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Italy has inspired creative minds throughout the millennia, artists have painted its wonders, filmed in its quiet streets, and written books that transmit the sights, smells and passion of this historically rich and beautiful country. Channel your wanderlust with these great reads that will prepare you for your next trip to Italy.
This love story was inspired by Ernest Hemingway’s own experience as part of the Red Cross ambulance corps, stationed on the Austrian front in Italy in the final year of the First World War. The protagonist is Lieutenant Frederic Henry, a young American ambulance driver serving in the Italian army, who meets Catherine Barkley, an English nurse’s aide stationed at a British hospital base. Catherine longs to escape her grief from the recent death of her fiancé, Henry longs to escape the state of emotional detachment and numbness that the war has left him in. The book follows the evolution of their romance and their journey through Italy. It takes them from the army base in the mountains of the modern territories of Trentino and the South Tyrol, through Milan, where Henry is hospitalised, and finally a dramatic escape across Lake Maggiore into the ‘safety’ of Switzerland, where the final chapters of the story unfold. It is not a pacifist text, but the novel irrefutably addresses the futility of war. All of its main characters are doubtful of the supposed glory of war and resentful of its destruction. The Italian retreat is retold in Hemingway’s signature pragmatic and unembellished prose, serving to expose all of the battle’s brutality and the irrationality it draws out in people. The notion of loyalty and abandonment, considered in relation to both love and politics, is another major theme. This piece of seminal 20th-century American literature retells one of the many fateful personal narratives born from the First World War in a truthful, touching way.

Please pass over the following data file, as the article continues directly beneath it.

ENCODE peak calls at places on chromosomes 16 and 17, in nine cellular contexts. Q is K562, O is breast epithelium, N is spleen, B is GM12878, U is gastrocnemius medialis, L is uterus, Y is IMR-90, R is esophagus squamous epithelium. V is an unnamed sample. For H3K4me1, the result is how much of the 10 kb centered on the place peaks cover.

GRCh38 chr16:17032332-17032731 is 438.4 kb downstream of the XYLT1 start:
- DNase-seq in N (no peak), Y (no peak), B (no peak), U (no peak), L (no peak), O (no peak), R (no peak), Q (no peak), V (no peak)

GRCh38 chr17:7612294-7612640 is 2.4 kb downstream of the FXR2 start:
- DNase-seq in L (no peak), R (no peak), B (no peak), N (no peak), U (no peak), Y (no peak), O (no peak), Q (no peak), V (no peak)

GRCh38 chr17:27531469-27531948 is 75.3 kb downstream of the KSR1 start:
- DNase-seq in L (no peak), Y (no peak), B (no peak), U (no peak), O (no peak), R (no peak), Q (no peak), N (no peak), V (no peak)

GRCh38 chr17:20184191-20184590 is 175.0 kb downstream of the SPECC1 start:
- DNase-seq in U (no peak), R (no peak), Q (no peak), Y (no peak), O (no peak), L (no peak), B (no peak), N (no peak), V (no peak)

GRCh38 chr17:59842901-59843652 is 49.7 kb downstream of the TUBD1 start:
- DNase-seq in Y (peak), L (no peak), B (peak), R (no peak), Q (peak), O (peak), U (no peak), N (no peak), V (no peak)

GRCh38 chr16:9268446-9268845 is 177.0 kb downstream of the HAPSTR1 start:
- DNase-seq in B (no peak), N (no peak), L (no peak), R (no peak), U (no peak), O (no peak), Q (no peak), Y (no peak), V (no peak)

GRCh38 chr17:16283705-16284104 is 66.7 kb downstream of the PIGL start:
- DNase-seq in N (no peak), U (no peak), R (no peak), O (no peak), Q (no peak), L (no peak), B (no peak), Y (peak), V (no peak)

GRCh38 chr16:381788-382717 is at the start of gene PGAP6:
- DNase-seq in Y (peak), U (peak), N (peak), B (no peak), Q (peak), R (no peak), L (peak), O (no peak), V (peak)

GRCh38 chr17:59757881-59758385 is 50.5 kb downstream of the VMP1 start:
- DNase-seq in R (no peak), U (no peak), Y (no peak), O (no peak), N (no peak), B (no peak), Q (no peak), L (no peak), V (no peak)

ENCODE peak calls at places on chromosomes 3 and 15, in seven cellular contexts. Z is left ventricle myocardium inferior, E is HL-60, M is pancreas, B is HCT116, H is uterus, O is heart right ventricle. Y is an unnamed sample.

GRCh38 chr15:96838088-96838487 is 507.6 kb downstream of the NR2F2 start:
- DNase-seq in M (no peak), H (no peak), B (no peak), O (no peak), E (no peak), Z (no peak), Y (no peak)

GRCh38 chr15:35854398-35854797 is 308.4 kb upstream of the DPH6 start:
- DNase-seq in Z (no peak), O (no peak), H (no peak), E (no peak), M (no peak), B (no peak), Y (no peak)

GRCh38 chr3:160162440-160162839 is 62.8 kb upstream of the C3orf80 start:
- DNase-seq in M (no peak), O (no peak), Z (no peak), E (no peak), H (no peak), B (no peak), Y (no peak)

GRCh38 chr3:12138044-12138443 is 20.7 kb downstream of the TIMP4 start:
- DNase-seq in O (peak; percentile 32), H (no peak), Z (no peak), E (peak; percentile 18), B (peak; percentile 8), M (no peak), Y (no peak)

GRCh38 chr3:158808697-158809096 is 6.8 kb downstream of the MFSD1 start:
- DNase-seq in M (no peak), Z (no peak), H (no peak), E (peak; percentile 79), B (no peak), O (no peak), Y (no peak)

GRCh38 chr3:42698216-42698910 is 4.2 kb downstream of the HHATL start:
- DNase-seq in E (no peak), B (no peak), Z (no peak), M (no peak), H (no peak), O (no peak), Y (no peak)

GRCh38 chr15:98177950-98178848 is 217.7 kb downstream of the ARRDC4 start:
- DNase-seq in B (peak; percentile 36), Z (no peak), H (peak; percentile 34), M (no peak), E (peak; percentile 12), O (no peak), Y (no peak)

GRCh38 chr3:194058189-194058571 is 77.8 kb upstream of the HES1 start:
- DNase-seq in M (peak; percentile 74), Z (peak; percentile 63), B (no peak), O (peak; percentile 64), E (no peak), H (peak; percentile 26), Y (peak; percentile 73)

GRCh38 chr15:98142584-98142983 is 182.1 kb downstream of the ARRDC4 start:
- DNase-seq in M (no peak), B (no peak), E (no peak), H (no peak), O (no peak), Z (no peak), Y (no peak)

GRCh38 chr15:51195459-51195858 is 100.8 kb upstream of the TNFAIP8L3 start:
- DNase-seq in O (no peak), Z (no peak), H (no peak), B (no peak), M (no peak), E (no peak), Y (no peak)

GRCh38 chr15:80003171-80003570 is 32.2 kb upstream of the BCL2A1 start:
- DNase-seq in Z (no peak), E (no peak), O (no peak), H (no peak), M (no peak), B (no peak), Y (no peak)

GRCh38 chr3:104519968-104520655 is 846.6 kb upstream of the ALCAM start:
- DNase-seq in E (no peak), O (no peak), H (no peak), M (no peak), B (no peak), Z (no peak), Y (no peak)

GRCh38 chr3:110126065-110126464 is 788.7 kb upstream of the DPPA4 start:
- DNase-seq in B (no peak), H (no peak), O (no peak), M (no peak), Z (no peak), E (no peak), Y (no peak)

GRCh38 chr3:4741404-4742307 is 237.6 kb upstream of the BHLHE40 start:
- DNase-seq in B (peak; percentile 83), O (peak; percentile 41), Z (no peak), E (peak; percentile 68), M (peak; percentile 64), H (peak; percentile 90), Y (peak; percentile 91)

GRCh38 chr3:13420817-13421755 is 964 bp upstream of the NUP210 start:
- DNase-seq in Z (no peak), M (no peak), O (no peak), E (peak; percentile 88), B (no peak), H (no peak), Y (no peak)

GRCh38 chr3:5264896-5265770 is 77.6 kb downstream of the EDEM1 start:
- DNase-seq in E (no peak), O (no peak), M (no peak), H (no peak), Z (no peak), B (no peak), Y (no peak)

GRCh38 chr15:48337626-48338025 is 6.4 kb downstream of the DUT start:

This is a vibrant story about Italy and its citrus fruit, and by no means a dry educational text. Helena Atlee weaves history, recipes and anecdotal humour to create an evocative and rich portrait of Italy and the immigrants who have shaped it. It journey’s from Lake Garda’s lemon houses and Liguria’s chinotto orchards to the decorative garden’s of Tuscan Villas, and then right down to Calabria’s scented bergamot groves and the lemon plantations of Sicily. You learn about the many historical and contemporary proprietors of the citrus industry, from the Mafia to Lubavitcher orthodox Jewish merchants, as well as heartwarming individual experiences. The recipes that accent Atlee’s citrus quest, transport you to Italy’s sun-drenched citrus groves and have you daydreaming about sitting in the shade of a blossoming, heavily scented lemon tree enjoying the sharp, refreshing flavours of this fascinating fruit family. The book is critically acclaimed, receiving applaud from the likes of chef Yotam Ottolenghi and the Financial Times gardening columnist Robin Lane Fox.